U.S. CitiesCity-Data Forum Index
Go Back   City-Data Forum > U.S. Forums > Colorado > Denver
 [Register]
Please register to participate in our discussions with 2 million other members - it's free and quick! Some forums can only be seen by registered members. After you create your account, you'll be able to customize options and access all our 15,000 new posts/day with fewer ads.
View detailed profile (Advanced) or search
site with Google Custom Search

Search Forums  (Advanced)
Closed Thread Start New Thread
 
Old 11-22-2011, 07:55 PM
 
5,090 posts, read 13,554,912 times
Reputation: 6928

Advertisements

I want to make another point. When we talk of HR, for some reason we forget that HR is not all the same from one area to the next. It has different sorts of areas, some have more retail, some are near schools, some are near bus routes, some are more walkable and some are not. I mentioned Colorado and University as a area that appeals to me. There are areas that are different, like the South Broadway that goes into HR.

That is same situation in my city of Arvada. There are areas that have the similar characteristics of parts of HR which do not meet my needs of living and some areas that suite me just fine. It is same in all other cities with different areas that have different characteristics.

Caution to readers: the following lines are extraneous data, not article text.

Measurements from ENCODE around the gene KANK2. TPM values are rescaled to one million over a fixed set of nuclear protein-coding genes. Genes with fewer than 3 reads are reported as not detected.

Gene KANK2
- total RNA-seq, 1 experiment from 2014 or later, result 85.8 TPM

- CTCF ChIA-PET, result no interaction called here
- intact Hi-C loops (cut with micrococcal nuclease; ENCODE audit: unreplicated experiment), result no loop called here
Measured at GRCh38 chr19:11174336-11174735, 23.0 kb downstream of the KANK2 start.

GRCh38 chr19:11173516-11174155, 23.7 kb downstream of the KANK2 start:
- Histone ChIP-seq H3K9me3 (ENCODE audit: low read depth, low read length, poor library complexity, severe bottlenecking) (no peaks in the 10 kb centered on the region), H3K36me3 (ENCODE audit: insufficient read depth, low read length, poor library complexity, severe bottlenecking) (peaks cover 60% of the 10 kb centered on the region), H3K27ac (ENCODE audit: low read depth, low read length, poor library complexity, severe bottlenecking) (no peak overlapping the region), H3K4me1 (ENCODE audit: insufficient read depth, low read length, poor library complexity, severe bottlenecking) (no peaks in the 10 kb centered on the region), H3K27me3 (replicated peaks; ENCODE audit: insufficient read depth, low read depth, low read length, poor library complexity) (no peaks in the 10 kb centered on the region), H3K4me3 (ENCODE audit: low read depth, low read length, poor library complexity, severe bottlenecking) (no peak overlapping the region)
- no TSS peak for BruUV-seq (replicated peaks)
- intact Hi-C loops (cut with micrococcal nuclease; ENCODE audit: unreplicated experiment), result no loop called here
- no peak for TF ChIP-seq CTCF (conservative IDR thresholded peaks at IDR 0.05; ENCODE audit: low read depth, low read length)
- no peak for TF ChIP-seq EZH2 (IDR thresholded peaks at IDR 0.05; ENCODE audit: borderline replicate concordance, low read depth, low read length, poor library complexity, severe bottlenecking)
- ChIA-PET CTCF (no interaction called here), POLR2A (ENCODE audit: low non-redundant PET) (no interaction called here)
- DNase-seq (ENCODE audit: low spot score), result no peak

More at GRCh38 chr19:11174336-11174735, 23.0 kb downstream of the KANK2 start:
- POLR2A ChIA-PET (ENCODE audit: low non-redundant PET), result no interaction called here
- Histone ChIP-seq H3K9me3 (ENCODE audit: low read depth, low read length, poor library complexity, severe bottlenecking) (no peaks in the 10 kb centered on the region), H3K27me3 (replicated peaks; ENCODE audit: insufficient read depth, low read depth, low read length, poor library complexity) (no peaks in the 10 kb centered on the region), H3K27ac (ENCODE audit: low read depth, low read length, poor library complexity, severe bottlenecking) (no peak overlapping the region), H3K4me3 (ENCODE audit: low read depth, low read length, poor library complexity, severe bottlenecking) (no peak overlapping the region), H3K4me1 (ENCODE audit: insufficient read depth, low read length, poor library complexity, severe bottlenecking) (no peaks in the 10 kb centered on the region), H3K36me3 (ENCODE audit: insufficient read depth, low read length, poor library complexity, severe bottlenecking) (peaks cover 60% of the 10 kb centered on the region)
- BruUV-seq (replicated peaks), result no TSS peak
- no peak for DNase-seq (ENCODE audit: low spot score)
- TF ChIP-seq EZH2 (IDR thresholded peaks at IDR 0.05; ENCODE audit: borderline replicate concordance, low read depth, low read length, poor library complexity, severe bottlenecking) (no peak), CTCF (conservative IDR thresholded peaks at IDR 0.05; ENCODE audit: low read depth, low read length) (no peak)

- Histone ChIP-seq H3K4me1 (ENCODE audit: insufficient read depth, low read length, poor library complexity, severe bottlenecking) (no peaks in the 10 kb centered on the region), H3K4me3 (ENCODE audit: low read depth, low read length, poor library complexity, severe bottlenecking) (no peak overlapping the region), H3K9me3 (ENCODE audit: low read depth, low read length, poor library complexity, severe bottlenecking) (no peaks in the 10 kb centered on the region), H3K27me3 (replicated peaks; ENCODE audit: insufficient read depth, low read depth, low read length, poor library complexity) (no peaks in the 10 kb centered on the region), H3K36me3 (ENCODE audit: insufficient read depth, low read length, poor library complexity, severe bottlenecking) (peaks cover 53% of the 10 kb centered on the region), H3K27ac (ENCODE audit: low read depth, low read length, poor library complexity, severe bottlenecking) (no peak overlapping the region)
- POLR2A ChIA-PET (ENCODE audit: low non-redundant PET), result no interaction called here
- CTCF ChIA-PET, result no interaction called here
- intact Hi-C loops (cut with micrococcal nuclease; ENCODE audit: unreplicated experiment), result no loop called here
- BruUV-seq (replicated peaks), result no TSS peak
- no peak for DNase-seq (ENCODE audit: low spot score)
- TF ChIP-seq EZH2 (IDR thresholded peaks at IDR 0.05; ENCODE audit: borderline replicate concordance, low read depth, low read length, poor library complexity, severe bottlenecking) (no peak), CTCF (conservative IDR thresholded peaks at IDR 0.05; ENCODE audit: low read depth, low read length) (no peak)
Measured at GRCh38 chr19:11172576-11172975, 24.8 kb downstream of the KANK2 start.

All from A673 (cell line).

So why do we perceive HR as one homogeneous mass, instead of separate areas with some separate identities. Why do we not discuss the different areas of HR like we do different areas of say, Aurora.

I think it is mainly that HR is a development not a City. HR needs to stop being HR but the City of Highlands Ranch. It is about time it developed an identity with its own services. It is certainly big enough with a big population. It needs to try to define itself more with some unique neighborhood characteristics within a real City.

Livecontent

 
Old 11-23-2011, 07:13 AM
 
254 posts, read 430,364 times
Reputation: 189
I respectfully disagree that HR "needs" to be a city. Douglas County, including HR, has some of the best schools in Colorado. HR has four recreation centers, acres of open space, a mix of commercial and residential (but primarily residential.) Becoming a city offers no advantages that I'm aware of, in contrast to the current structure as an unincorporated area. Clearly HR has its own identity, or we would not be debating the issue on this board. No, it's not for everyone, but it seems to be a reasonable, safe, outdoorsy, family oriented, friendly place for the 90,000 people who live there. Just my two cents...